The following sections contain an overview of the functions of OpenSSO Enterprise.
OpenSSO Enterprise manages authorized access to network services and resources. By implementing authentication and authorization, OpenSSO Enterprise (along with an installed policy agent) ensures that access to protected resources is restricted to authorized users. In a nutshell, a policy agent intercepts a request for access to a resource and communicates with OpenSSO Enterprise to authenticate the requestor. If the user is successfully authenticated, the policy agent then evaluates the policies associated with the requested resource and the user to determine if the authenticated user is authorized to access the resource. If the user is authorized, the policy agent allows access to the resource, also providing identity data to the resource to personalize the interaction. For more information on access control, see Core Services and Part II, Access Control Using OpenSSO Enterprise.
With the introduction of federation protocols into the process of access management, identity information and entitlements can be communicated across security domains, spanning multiple trusted partners. By configuring a circle of trust and defining applications and services as providers in the circle (either identity providers or service providers), users can opt to associate, connect or bind the various identities they have configured locally for these providers. The linked local identities are federated and allow the user to log in to one identity provider site and click through to an affiliated service provider site without having to reauthenticate; in effect, single sign-on (SSO). OpenSSO Enterprise supports several open federation technologies including the Security Access Markup Language (SAML) versions 1 and 2, WS-Federation, and the Liberty Alliance Project Identity Federation Framework (Liberty ID-FF), therefore encouraging an interoperable infrastructure among providers. For more information on federation management, see Core Services and Part III, Federation Management Using OpenSSO Enterprise.
A web service is a component service or application that exposes some type of business or infrastructure functionality through a language-neutral and platform-independent, network interface; enterprises might use this web service to build larger service-oriented architectures. In particular, the service defines its interface (for example, the format of the message being exchanged) using the Web Services Description Language (WSDL), and communicates using SOAP and eXtensible Markup Language (XML) messages. The web service client (WSC) communicates with the web service provider (WSP) through an intermediary — usually a firewall or load balancer.
Although web services enable open, flexible, and adaptive interfaces, their openness creates security risks. Without proper security protections, a web service can expose vulnerabilities that might have dire consequences. Hence, ensuring the integrity, confidentiality and security of web services through the application of a comprehensive security model is critical for both enterprises and consumers. A successful security model associates identity data with the web services and creates secure service-to-service interactions. The security model adopted by OpenSSO Enterprise identifies the user and preserves that identity through multiple interactions, maintains privacy and data integrity, uses existing technologies, and logs the interactions. In OpenSSO Enterprise, the following web service security standards are implemented:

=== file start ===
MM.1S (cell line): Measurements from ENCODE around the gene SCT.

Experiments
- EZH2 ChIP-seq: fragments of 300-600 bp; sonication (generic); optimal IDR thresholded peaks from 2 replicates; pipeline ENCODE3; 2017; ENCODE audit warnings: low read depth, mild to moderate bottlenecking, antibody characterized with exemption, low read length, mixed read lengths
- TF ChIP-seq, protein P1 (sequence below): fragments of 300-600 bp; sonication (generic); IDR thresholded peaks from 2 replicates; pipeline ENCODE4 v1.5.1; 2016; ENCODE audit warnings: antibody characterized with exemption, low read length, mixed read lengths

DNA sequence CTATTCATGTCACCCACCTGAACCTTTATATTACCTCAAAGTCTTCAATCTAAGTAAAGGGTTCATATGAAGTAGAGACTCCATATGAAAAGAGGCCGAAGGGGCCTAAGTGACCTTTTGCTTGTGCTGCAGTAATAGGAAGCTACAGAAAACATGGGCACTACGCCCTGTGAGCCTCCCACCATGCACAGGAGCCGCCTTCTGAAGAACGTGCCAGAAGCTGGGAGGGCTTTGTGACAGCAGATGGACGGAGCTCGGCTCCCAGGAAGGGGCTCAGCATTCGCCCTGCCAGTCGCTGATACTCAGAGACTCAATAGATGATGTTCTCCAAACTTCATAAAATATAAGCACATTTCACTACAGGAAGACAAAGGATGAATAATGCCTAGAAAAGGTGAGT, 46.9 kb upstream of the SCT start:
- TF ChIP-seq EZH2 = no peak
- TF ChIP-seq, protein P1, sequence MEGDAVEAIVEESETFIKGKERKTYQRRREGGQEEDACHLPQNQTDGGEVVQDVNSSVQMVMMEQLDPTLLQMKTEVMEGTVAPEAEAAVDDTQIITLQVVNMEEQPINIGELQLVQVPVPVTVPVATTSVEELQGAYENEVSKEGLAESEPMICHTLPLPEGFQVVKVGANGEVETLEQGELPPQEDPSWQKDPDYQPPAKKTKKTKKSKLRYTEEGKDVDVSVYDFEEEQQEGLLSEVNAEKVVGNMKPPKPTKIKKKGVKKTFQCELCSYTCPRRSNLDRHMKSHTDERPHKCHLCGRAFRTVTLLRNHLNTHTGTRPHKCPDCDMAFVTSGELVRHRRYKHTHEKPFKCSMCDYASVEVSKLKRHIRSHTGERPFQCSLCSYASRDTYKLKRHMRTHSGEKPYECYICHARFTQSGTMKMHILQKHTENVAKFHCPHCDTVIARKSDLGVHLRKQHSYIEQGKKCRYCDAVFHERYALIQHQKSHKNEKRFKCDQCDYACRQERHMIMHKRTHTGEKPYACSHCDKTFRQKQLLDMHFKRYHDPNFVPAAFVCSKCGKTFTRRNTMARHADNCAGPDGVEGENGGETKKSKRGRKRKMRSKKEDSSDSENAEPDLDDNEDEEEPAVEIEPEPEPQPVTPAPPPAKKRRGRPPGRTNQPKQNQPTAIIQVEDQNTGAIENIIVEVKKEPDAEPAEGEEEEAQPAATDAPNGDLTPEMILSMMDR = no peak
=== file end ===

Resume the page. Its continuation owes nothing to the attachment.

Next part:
Liberty Alliance Project Identity Web Services Framework (Liberty ID-WSF)
WS-I Basic Security Profile
WS-Trust (from which the Security Token Service was developed)
The web services security framework uses the Security Token Service and separately installed security agents. For more information on OpenSSO Enterprise web services and web services security, see Core Services and Part IV, The Web Services Stack, Identity Services, and Web Services Security.
For some time, OpenSSO Enterprise has provided client interfaces for access to core features and functionality. These interfaces are used by policy agents and custom applications developed by customers. With this release, OpenSSO Enterprise now exposes certain functions as simple identity web services allowing developers to easily invoke them when developing their applications using one of the supported integrated development environment (IDE) products. (The IDE generates the stub code that wraps a call to the web service.) Identity Web Services are available using:
SOAP and Web Services Description Language (WSDL)
Representational State Transfer (REST)
They do not require the deployment of an agent or a proxy and include the following capabilities:
Authentication to validate user credentials.
Authorization to permit access to protected resources.
Provisioning for user attribute management and self registration.
Logging to keep track of it all.
For more information on identity services, see Identity Web Services and Part IV, The Web Services Stack, Identity Services, and Web Services Security.